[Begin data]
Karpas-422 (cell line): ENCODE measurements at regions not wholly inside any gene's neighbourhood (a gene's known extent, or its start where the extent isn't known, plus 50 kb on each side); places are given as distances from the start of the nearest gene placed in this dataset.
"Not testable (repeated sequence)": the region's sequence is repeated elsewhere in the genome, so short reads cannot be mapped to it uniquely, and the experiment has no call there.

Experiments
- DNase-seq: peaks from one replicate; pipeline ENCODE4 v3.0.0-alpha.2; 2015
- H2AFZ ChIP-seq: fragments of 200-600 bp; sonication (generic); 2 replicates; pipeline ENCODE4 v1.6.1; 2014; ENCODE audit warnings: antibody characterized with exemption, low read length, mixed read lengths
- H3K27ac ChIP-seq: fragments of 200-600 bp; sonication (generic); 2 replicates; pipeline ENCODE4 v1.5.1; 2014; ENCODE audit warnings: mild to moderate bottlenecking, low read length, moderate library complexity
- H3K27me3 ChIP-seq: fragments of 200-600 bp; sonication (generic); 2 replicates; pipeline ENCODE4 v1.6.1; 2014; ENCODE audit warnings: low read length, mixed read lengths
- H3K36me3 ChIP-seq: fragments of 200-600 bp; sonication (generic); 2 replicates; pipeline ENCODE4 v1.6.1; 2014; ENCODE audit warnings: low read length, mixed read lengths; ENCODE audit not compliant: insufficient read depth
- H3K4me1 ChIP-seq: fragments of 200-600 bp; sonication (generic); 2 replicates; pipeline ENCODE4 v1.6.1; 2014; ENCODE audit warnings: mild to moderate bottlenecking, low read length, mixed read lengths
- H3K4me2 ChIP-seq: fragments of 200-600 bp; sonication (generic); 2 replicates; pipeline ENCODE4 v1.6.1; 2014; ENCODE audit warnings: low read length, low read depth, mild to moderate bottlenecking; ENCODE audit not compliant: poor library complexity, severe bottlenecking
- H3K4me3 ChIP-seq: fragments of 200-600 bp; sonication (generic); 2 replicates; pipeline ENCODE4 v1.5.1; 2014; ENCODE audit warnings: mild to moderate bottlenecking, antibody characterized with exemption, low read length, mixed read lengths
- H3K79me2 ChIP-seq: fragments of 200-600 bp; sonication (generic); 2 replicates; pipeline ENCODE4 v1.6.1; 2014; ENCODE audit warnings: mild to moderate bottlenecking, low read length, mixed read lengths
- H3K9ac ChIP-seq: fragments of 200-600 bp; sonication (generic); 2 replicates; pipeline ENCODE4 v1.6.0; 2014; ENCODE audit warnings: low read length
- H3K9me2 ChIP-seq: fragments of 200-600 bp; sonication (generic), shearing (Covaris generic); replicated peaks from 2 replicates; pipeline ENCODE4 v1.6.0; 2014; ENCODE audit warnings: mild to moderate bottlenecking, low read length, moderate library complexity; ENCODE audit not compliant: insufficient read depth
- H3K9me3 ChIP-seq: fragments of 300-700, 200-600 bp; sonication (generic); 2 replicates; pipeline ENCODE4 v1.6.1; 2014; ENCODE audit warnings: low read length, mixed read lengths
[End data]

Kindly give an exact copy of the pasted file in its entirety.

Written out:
Karpas-422 (cell line): ENCODE measurements at regions not wholly inside any gene's neighbourhood (a gene's known extent, or its start where the extent isn't known, plus 50 kb on each side); places are given as distances from the start of the nearest gene placed in this dataset.
"Not testable (repeated sequence)": the region's sequence is repeated elsewhere in the genome, so short reads cannot be mapped to it uniquely, and the experiment has no call there.

Experiments
- DNase-seq: peaks from one replicate; pipeline ENCODE4 v3.0.0-alpha.2; 2015
- H2AFZ ChIP-seq: fragments of 200-600 bp; sonication (generic); 2 replicates; pipeline ENCODE4 v1.6.1; 2014; ENCODE audit warnings: antibody characterized with exemption, low read length, mixed read lengths
- H3K27ac ChIP-seq: fragments of 200-600 bp; sonication (generic); 2 replicates; pipeline ENCODE4 v1.5.1; 2014; ENCODE audit warnings: mild to moderate bottlenecking, low read length, moderate library complexity
- H3K27me3 ChIP-seq: fragments of 200-600 bp; sonication (generic); 2 replicates; pipeline ENCODE4 v1.6.1; 2014; ENCODE audit warnings: low read length, mixed read lengths
- H3K36me3 ChIP-seq: fragments of 200-600 bp; sonication (generic); 2 replicates; pipeline ENCODE4 v1.6.1; 2014; ENCODE audit warnings: low read length, mixed read lengths; ENCODE audit not compliant: insufficient read depth
- H3K4me1 ChIP-seq: fragments of 200-600 bp; sonication (generic); 2 replicates; pipeline ENCODE4 v1.6.1; 2014; ENCODE audit warnings: mild to moderate bottlenecking, low read length, mixed read lengths
- H3K4me2 ChIP-seq: fragments of 200-600 bp; sonication (generic); 2 replicates; pipeline ENCODE4 v1.6.1; 2014; ENCODE audit warnings: low read length, low read depth, mild to moderate bottlenecking; ENCODE audit not compliant: poor library complexity, severe bottlenecking
- H3K4me3 ChIP-seq: fragments of 200-600 bp; sonication (generic); 2 replicates; pipeline ENCODE4 v1.5.1; 2014; ENCODE audit warnings: mild to moderate bottlenecking, antibody characterized with exemption, low read length, mixed read lengths
- H3K79me2 ChIP-seq: fragments of 200-600 bp; sonication (generic); 2 replicates; pipeline ENCODE4 v1.6.1; 2014; ENCODE audit warnings: mild to moderate bottlenecking, low read length, mixed read lengths
- H3K9ac ChIP-seq: fragments of 200-600 bp; sonication (generic); 2 replicates; pipeline ENCODE4 v1.6.0; 2014; ENCODE audit warnings: low read length
- H3K9me2 ChIP-seq: fragments of 200-600 bp; sonication (generic), shearing (Covaris generic); replicated peaks from 2 replicates; pipeline ENCODE4 v1.6.0; 2014; ENCODE audit warnings: mild to moderate bottlenecking, low read length, moderate library complexity; ENCODE audit not compliant: insufficient read depth
- H3K9me3 ChIP-seq: fragments of 300-700, 200-600 bp; sonication (generic); 2 replicates; pipeline ENCODE4 v1.6.1; 2014; ENCODE audit warnings: low read length, mixed read lengths